Across the globe there are many examples of ICT significantly increasing business productivity. In Nairobi, Kenya iHub, a seeks to do just that. Conceived of by the developers of Ushahidi, iHub provides an open forum for members of the tech community including programmers, designers and researchers in Kenya to exchange information and facilitate entrepreneurship. Their goal is to build an ecosystem of both financial and intellectual support around technological innovators and help ideas grow to their desired scale. To date, the community workspace counts over 12,000 members and iHub has developed partnerships with Intel, Google, Samsung, Omidyar, Nation Media, and Hivos.
iHub’s success in networking within the ICT industry are quite clear, but are iHub’s activities truly catalyzing the Kenyan tech community’s growth? Further, is the growth of this industry having impacts on the lives of those not directly associated with the tech community? Membership in iHub is open only to those who are already in the tech field, which may serve as a barrier to potential ICT users. Additionally, it may be challenging for members to progress through the three levels iHub membership. The most basic level of membership, white gives users access to a weekly newsletter, job board postings, event invitations, and entry into the physical iHub workspace one day a week. Members may then apply for green, and finally red memberships which offer further opportunities to grow tech projects and network with investors. However, red membership requires a payment of Kshs 15,000.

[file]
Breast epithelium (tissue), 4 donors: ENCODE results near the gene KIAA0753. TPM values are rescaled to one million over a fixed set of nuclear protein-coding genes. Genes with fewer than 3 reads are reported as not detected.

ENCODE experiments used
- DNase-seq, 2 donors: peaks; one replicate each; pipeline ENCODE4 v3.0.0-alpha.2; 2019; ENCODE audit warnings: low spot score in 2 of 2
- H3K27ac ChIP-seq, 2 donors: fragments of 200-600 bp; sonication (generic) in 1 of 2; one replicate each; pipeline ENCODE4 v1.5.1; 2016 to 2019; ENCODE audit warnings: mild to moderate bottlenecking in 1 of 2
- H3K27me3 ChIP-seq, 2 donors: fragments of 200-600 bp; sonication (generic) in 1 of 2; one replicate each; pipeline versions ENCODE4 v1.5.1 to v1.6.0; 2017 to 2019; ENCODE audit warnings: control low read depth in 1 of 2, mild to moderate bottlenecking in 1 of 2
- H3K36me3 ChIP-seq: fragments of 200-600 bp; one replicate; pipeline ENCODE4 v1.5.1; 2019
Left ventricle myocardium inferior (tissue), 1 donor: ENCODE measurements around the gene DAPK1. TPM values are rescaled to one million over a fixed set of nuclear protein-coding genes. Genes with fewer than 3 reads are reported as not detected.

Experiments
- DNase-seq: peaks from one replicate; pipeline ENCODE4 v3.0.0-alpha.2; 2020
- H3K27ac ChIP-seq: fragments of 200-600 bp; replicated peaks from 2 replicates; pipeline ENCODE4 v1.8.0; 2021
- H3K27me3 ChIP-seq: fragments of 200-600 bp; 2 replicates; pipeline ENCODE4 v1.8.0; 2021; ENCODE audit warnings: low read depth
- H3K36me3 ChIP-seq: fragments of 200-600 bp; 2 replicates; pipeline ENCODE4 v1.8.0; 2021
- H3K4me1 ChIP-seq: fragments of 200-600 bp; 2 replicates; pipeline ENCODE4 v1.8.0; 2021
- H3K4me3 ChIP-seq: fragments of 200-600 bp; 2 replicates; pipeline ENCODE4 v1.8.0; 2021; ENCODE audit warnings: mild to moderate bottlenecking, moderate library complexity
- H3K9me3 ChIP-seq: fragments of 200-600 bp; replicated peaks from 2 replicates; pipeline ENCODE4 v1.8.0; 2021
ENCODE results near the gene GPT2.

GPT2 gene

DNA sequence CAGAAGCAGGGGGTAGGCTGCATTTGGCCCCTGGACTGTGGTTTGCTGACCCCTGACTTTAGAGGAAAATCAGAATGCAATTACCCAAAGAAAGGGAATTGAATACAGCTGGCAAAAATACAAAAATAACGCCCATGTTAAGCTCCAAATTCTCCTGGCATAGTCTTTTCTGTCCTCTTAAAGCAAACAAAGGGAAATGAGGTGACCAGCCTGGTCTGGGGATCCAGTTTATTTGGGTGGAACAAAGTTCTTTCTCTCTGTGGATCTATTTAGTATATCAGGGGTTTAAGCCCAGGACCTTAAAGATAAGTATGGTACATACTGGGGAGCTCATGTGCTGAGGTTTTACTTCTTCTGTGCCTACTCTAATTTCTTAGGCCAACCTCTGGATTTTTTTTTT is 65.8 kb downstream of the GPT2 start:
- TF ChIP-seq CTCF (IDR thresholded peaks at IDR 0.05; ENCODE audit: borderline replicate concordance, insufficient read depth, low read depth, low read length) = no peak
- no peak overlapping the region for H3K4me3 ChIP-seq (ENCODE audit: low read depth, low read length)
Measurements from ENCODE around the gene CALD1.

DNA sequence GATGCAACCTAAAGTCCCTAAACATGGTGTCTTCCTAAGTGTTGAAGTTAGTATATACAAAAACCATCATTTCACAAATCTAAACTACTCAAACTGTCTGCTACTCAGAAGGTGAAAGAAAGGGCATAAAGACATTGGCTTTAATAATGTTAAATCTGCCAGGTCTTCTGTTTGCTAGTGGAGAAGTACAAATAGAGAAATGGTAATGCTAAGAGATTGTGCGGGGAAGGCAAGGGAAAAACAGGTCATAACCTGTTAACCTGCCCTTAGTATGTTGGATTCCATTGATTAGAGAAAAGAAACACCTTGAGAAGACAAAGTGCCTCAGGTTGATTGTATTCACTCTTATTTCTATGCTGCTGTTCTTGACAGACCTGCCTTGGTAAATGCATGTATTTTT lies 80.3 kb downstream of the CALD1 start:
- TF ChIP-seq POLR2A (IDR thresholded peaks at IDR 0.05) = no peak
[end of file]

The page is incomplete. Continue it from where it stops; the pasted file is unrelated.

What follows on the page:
Any successful ICT project within a country’s business sector must be accompanied by a desirable business environment and solid governance. Since Kenya is no stranger to charges of corruption, it is important for the government to ensure that it helps to facilitate a climate that is attractive to investors. iHub is a great example of a community driven initiative to spur development within Kenya’s business sector, but its participants would do well to recognize that it will require collaboration with the Kenyan government to be most effective.